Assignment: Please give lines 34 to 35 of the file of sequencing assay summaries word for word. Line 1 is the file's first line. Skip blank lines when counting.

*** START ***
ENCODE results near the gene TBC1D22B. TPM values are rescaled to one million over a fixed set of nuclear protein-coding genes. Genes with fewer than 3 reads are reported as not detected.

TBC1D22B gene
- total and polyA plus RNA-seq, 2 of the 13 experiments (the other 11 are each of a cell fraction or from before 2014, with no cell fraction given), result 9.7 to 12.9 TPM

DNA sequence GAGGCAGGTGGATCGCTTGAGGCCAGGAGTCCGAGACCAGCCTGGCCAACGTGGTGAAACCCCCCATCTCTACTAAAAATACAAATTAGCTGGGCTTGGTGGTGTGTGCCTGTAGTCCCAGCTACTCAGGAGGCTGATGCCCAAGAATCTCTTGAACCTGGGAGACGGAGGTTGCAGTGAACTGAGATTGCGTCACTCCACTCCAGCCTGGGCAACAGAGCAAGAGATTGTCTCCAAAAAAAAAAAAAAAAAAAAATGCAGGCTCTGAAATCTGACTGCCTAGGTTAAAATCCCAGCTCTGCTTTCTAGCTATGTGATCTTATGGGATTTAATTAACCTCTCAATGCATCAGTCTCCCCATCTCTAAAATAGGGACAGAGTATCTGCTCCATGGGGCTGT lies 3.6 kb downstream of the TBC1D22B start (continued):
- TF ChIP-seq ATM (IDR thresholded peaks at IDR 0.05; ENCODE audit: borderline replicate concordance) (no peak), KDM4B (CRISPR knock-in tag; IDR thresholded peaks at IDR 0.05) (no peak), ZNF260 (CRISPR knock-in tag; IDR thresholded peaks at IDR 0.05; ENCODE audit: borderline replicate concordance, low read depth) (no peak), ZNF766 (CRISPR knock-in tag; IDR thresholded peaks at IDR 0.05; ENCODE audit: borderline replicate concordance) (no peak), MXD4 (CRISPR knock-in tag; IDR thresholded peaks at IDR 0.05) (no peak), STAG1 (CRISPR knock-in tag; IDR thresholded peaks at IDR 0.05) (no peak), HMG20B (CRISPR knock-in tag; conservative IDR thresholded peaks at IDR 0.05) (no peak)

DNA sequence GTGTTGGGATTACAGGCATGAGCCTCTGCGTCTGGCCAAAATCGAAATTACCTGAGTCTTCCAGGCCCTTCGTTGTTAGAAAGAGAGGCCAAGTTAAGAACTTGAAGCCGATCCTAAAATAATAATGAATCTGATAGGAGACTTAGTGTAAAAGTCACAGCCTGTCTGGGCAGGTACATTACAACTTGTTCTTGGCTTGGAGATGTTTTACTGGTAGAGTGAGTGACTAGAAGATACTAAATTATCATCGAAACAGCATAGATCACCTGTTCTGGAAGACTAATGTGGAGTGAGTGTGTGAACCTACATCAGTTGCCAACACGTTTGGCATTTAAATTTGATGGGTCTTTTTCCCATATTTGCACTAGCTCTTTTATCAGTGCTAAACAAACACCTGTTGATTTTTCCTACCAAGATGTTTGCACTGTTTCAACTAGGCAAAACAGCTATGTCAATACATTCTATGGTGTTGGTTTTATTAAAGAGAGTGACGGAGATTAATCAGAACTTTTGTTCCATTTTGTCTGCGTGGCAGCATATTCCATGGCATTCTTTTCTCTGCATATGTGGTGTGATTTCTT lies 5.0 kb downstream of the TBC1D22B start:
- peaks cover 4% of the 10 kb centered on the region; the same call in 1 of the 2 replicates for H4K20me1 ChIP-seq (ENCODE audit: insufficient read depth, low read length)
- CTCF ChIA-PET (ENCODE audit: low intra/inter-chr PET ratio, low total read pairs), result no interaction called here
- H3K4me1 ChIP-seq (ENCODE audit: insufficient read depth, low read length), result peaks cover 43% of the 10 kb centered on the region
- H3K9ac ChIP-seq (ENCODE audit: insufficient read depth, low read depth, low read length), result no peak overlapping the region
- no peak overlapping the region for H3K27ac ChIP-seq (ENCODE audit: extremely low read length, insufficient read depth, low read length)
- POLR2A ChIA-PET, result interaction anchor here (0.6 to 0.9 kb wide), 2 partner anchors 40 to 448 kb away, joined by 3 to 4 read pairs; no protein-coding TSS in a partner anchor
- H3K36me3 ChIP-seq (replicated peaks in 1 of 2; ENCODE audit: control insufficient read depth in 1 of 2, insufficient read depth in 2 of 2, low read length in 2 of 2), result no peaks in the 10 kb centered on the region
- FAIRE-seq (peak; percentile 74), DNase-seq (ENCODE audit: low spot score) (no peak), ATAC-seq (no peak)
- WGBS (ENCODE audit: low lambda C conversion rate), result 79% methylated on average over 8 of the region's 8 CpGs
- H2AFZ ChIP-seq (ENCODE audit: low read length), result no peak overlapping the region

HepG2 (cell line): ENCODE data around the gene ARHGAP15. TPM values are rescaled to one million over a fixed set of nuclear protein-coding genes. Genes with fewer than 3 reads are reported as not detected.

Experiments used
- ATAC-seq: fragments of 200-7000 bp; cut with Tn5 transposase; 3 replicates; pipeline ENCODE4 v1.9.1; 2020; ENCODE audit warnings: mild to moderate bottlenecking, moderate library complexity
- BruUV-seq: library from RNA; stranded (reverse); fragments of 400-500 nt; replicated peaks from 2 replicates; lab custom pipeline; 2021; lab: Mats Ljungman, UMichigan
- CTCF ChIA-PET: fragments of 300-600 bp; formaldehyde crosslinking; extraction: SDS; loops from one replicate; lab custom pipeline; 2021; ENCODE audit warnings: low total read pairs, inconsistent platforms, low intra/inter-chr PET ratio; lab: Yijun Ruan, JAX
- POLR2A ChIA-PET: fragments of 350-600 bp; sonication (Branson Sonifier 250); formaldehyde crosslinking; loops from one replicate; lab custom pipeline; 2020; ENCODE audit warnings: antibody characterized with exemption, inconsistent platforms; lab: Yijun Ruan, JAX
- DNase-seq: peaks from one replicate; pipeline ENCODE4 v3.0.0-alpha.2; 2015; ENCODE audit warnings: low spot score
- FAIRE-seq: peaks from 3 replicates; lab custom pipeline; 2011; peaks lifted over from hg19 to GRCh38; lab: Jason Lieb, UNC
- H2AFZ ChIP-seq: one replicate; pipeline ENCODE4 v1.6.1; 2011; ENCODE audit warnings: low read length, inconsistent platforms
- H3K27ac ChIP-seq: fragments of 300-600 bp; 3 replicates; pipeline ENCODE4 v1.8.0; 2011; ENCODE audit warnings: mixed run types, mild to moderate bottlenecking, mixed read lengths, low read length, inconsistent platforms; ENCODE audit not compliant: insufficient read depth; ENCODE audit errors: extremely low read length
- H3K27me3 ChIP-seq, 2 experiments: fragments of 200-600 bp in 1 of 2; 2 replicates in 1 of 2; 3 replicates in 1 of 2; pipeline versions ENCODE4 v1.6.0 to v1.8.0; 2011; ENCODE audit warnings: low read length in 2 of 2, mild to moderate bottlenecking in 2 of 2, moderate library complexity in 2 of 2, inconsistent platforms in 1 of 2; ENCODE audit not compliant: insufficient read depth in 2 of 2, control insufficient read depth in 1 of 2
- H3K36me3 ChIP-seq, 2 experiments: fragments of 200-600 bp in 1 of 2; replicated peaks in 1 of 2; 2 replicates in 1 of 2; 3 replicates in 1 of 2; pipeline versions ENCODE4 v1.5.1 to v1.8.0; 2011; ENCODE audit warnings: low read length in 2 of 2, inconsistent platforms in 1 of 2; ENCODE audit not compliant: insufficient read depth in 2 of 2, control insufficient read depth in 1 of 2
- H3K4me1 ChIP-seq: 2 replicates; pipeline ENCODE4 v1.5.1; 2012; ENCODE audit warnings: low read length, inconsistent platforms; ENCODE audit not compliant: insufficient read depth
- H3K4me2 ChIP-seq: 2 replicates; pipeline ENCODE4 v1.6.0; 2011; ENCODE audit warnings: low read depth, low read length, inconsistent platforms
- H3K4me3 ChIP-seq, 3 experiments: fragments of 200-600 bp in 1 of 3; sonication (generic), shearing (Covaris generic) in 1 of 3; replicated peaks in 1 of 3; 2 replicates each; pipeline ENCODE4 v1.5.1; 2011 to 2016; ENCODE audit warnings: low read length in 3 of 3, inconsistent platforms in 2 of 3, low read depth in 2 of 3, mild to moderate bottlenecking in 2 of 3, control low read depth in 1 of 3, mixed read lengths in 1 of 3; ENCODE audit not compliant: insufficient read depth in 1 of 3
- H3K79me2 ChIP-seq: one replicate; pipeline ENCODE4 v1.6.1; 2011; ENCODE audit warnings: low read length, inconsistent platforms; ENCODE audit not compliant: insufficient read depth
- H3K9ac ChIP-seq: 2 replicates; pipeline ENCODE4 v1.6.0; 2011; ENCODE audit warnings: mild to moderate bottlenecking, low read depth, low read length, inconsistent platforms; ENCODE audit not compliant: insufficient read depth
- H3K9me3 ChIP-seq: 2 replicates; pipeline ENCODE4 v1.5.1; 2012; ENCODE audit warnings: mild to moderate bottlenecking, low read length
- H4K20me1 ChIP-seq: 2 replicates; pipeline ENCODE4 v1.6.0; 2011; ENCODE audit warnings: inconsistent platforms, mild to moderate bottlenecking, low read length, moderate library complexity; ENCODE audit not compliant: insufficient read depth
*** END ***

- H3K9me3 ChIP-seq: 2 replicates; pipeline ENCODE4 v1.5.1; 2012; ENCODE audit warnings: mild to moderate bottlenecking, low read length
- H4K20me1 ChIP-seq: 2 replicates; pipeline ENCODE4 v1.6.0; 2011; ENCODE audit warnings: inconsistent platforms, mild to moderate bottlenecking, low read length, moderate library complexity; ENCODE audit not compliant: insufficient read depth